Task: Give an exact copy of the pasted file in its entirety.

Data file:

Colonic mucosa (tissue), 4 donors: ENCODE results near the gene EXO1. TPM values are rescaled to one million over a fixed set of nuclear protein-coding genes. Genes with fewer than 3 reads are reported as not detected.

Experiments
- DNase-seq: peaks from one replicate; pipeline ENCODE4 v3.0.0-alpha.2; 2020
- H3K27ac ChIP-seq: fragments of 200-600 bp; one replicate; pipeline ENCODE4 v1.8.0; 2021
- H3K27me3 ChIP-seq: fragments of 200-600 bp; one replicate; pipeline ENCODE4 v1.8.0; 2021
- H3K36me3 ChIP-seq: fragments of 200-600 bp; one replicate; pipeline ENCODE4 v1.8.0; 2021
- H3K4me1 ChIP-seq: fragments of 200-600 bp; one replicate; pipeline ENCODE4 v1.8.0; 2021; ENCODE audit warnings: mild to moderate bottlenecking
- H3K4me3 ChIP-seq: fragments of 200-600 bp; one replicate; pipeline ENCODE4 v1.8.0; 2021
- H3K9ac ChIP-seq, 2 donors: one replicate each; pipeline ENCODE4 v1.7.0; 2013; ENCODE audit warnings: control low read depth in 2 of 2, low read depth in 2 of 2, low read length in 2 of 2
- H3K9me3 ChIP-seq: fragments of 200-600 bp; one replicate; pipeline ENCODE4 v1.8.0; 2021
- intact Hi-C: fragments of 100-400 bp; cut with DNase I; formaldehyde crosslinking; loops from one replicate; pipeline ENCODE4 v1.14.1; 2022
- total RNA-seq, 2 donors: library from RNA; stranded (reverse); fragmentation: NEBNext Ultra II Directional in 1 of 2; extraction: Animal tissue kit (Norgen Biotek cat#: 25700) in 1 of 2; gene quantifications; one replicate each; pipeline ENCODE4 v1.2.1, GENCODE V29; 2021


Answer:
Colonic mucosa (tissue), 4 donors: ENCODE results near the gene EXO1. TPM values are rescaled to one million over a fixed set of nuclear protein-coding genes. Genes with fewer than 3 reads are reported as not detected.

Experiments
- DNase-seq: peaks from one replicate; pipeline ENCODE4 v3.0.0-alpha.2; 2020
- H3K27ac ChIP-seq: fragments of 200-600 bp; one replicate; pipeline ENCODE4 v1.8.0; 2021
- H3K27me3 ChIP-seq: fragments of 200-600 bp; one replicate; pipeline ENCODE4 v1.8.0; 2021
- H3K36me3 ChIP-seq: fragments of 200-600 bp; one replicate; pipeline ENCODE4 v1.8.0; 2021
- H3K4me1 ChIP-seq: fragments of 200-600 bp; one replicate; pipeline ENCODE4 v1.8.0; 2021; ENCODE audit warnings: mild to moderate bottlenecking
- H3K4me3 ChIP-seq: fragments of 200-600 bp; one replicate; pipeline ENCODE4 v1.8.0; 2021
- H3K9ac ChIP-seq, 2 donors: one replicate each; pipeline ENCODE4 v1.7.0; 2013; ENCODE audit warnings: control low read depth in 2 of 2, low read depth in 2 of 2, low read length in 2 of 2
- H3K9me3 ChIP-seq: fragments of 200-600 bp; one replicate; pipeline ENCODE4 v1.8.0; 2021
- intact Hi-C: fragments of 100-400 bp; cut with DNase I; formaldehyde crosslinking; loops from one replicate; pipeline ENCODE4 v1.14.1; 2022
- total RNA-seq, 2 donors: library from RNA; stranded (reverse); fragmentation: NEBNext Ultra II Directional in 1 of 2; extraction: Animal tissue kit (Norgen Biotek cat#: 25700) in 1 of 2; gene quantifications; one replicate each; pipeline ENCODE4 v1.2.1, GENCODE V29; 2021